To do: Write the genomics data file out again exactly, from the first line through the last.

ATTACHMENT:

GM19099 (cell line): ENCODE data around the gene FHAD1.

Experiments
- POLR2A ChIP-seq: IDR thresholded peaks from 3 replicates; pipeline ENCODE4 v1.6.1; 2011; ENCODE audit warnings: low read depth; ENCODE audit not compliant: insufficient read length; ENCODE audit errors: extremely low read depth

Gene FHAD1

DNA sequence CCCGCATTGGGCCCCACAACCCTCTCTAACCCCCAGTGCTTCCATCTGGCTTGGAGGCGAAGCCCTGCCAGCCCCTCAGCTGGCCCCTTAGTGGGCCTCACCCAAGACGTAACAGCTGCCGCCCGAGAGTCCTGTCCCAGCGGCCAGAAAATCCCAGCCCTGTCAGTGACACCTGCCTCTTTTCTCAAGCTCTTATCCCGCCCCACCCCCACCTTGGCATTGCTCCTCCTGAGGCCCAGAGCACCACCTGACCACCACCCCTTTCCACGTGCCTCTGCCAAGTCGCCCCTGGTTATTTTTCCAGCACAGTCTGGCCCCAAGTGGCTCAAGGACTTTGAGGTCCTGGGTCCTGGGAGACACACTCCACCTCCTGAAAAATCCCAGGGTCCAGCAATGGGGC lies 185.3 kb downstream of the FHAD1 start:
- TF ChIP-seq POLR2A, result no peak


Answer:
GM19099 (cell line): ENCODE data around the gene FHAD1.

Experiments
- POLR2A ChIP-seq: IDR thresholded peaks from 3 replicates; pipeline ENCODE4 v1.6.1; 2011; ENCODE audit warnings: low read depth; ENCODE audit not compliant: insufficient read length; ENCODE audit errors: extremely low read depth

Gene FHAD1

DNA sequence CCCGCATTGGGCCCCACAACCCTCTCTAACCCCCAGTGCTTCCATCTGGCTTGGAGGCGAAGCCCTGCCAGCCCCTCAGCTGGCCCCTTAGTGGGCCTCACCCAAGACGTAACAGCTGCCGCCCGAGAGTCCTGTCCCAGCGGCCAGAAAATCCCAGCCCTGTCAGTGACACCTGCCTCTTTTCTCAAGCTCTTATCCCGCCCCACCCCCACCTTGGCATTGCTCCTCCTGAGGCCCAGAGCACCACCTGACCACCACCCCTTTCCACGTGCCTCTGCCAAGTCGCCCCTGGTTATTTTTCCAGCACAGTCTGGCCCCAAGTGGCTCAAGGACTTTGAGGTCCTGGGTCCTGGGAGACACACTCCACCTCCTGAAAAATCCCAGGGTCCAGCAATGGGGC lies 185.3 kb downstream of the FHAD1 start:
- TF ChIP-seq POLR2A, result no peak